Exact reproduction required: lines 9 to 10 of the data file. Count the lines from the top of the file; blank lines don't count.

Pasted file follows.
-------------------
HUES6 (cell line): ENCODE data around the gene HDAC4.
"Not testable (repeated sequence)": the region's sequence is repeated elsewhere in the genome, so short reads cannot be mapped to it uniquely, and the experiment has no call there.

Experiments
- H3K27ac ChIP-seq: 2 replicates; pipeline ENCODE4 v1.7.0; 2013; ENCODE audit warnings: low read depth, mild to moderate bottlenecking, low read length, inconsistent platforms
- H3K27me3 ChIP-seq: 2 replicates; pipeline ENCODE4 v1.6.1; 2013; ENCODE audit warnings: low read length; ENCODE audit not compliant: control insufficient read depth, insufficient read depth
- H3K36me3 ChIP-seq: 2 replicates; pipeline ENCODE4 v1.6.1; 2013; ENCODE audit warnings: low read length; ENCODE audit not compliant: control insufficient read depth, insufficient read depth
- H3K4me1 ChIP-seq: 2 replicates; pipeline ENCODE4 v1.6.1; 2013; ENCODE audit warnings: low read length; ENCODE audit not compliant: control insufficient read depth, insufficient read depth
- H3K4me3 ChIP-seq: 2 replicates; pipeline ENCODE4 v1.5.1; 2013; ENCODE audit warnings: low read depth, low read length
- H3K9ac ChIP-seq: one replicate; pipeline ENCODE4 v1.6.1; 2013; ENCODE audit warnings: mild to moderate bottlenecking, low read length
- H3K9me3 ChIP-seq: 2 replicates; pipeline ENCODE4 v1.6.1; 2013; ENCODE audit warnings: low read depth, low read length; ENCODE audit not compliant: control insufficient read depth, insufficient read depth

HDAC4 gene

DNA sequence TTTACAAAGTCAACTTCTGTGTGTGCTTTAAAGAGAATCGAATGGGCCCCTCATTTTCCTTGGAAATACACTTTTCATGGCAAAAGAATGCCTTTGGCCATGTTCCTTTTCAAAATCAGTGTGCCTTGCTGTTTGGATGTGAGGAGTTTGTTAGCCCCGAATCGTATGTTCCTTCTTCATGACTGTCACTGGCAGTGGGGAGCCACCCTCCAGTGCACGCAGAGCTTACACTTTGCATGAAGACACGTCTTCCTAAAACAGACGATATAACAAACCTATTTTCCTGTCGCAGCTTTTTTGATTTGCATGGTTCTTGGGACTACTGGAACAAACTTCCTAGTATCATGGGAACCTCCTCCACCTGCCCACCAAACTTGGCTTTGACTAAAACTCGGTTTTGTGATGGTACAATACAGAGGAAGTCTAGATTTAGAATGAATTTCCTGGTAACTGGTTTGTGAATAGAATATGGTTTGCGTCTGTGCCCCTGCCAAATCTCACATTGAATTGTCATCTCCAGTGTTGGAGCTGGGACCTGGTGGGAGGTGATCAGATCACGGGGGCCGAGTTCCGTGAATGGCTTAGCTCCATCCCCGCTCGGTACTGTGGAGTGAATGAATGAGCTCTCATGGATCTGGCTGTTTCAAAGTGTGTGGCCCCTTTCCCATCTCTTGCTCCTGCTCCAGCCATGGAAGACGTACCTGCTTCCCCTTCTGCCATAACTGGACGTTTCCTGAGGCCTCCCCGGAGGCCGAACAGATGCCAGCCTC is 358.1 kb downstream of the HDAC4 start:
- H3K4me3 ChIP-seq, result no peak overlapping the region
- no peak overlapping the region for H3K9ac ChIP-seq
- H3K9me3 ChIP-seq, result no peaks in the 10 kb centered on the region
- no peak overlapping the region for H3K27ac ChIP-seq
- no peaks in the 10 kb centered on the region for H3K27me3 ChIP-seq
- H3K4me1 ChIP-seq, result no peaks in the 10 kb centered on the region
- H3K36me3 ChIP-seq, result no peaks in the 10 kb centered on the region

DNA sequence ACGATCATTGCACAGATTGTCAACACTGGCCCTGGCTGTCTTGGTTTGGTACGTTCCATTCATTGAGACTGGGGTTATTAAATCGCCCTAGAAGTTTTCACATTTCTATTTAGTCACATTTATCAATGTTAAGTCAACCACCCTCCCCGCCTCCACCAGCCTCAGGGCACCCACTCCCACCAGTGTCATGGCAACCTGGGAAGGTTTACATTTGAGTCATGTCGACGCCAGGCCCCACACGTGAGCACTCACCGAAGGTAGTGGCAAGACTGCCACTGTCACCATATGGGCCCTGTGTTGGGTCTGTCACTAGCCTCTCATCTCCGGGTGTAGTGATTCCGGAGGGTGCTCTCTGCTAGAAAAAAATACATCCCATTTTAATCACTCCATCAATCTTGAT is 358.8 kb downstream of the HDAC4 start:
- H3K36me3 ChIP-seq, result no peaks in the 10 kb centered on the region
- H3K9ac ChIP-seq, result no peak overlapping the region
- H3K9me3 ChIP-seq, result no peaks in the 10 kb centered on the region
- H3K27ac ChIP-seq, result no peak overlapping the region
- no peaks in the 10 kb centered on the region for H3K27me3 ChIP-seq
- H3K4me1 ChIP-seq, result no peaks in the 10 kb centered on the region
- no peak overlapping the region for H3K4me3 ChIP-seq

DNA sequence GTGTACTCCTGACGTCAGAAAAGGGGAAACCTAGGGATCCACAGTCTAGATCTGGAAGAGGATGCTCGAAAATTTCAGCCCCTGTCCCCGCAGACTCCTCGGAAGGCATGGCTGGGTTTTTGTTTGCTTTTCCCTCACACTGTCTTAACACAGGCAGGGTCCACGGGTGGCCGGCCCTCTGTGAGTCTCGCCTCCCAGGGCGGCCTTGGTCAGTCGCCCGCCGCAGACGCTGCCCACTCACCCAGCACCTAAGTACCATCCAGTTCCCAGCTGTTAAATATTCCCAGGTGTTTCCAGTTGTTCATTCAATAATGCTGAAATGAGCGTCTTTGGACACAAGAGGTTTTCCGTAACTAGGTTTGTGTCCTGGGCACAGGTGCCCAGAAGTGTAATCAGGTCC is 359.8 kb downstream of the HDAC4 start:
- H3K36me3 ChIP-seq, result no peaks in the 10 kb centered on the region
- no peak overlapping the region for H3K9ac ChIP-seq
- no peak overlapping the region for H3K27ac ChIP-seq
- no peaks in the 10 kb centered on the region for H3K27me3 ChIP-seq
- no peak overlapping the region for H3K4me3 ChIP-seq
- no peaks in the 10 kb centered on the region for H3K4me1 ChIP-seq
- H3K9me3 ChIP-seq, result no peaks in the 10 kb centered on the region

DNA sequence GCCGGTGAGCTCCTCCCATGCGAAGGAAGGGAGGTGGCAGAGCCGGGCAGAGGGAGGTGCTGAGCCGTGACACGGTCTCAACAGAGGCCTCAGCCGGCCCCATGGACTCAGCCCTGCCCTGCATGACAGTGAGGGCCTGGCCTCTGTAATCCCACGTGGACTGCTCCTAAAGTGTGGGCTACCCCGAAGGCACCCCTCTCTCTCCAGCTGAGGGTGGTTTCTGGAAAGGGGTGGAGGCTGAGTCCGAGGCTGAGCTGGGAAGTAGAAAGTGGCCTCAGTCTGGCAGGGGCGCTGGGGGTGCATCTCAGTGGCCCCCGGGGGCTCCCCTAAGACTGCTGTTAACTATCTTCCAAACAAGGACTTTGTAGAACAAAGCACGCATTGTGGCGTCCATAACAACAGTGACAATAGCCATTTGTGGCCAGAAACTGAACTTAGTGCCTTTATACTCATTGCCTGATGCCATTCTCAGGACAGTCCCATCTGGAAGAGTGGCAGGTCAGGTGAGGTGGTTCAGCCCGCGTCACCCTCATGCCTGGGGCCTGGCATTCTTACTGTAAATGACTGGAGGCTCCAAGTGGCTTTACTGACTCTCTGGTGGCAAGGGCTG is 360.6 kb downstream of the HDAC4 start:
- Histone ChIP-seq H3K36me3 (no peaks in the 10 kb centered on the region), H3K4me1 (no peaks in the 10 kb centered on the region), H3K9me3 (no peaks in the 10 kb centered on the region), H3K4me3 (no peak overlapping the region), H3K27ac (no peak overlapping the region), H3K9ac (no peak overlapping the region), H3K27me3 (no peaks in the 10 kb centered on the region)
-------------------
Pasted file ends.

- H3K9ac ChIP-seq: one replicate; pipeline ENCODE4 v1.6.1; 2013; ENCODE audit warnings: mild to moderate bottlenecking, low read length
- H3K9me3 ChIP-seq: 2 replicates; pipeline ENCODE4 v1.6.1; 2013; ENCODE audit warnings: low read depth, low read length; ENCODE audit not compliant: control insufficient read depth, insufficient read depth